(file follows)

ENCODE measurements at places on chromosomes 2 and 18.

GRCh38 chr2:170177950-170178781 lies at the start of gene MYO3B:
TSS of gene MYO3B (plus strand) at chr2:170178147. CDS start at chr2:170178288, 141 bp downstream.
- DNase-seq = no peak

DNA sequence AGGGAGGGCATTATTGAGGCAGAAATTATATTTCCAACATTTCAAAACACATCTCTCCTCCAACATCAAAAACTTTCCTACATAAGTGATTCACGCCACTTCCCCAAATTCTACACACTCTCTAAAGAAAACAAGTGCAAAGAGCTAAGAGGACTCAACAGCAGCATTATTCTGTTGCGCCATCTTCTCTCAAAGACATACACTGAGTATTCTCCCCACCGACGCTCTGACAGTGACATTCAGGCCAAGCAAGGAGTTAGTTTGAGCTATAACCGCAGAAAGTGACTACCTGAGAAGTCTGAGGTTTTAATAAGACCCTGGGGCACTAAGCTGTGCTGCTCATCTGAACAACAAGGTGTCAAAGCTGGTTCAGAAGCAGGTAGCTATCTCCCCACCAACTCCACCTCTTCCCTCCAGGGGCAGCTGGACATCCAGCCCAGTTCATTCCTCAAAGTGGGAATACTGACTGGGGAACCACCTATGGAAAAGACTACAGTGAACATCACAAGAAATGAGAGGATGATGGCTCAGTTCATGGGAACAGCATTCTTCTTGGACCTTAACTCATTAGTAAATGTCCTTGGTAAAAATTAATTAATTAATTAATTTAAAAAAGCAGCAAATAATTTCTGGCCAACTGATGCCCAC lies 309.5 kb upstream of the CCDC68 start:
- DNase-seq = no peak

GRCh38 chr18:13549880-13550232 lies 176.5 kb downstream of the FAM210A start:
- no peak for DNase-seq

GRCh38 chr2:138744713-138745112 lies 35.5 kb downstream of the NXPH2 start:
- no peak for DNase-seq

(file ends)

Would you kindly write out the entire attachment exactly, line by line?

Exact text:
ENCODE measurements at places on chromosomes 2 and 18.

GRCh38 chr2:170177950-170178781 lies at the start of gene MYO3B:
TSS of gene MYO3B (plus strand) at chr2:170178147. CDS start at chr2:170178288, 141 bp downstream.
- DNase-seq = no peak

DNA sequence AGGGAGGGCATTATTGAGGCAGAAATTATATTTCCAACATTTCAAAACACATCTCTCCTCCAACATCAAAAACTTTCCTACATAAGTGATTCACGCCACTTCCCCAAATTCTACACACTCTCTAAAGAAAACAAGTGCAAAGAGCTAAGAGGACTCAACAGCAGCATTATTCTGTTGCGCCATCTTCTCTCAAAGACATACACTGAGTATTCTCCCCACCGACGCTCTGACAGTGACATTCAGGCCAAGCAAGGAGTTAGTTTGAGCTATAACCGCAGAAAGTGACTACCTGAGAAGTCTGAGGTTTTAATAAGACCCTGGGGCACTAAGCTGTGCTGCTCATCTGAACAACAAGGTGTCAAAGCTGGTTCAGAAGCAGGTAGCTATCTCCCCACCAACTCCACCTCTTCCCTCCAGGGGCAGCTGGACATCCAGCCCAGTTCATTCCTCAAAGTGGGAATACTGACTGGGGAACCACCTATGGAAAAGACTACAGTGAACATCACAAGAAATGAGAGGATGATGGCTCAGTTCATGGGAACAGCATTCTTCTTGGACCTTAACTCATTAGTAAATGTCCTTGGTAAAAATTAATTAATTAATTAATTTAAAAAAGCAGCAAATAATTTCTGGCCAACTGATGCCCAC lies 309.5 kb upstream of the CCDC68 start:
- DNase-seq = no peak

GRCh38 chr18:13549880-13550232 lies 176.5 kb downstream of the FAM210A start:
- no peak for DNase-seq

GRCh38 chr2:138744713-138745112 lies 35.5 kb downstream of the NXPH2 start:
- no peak for DNase-seq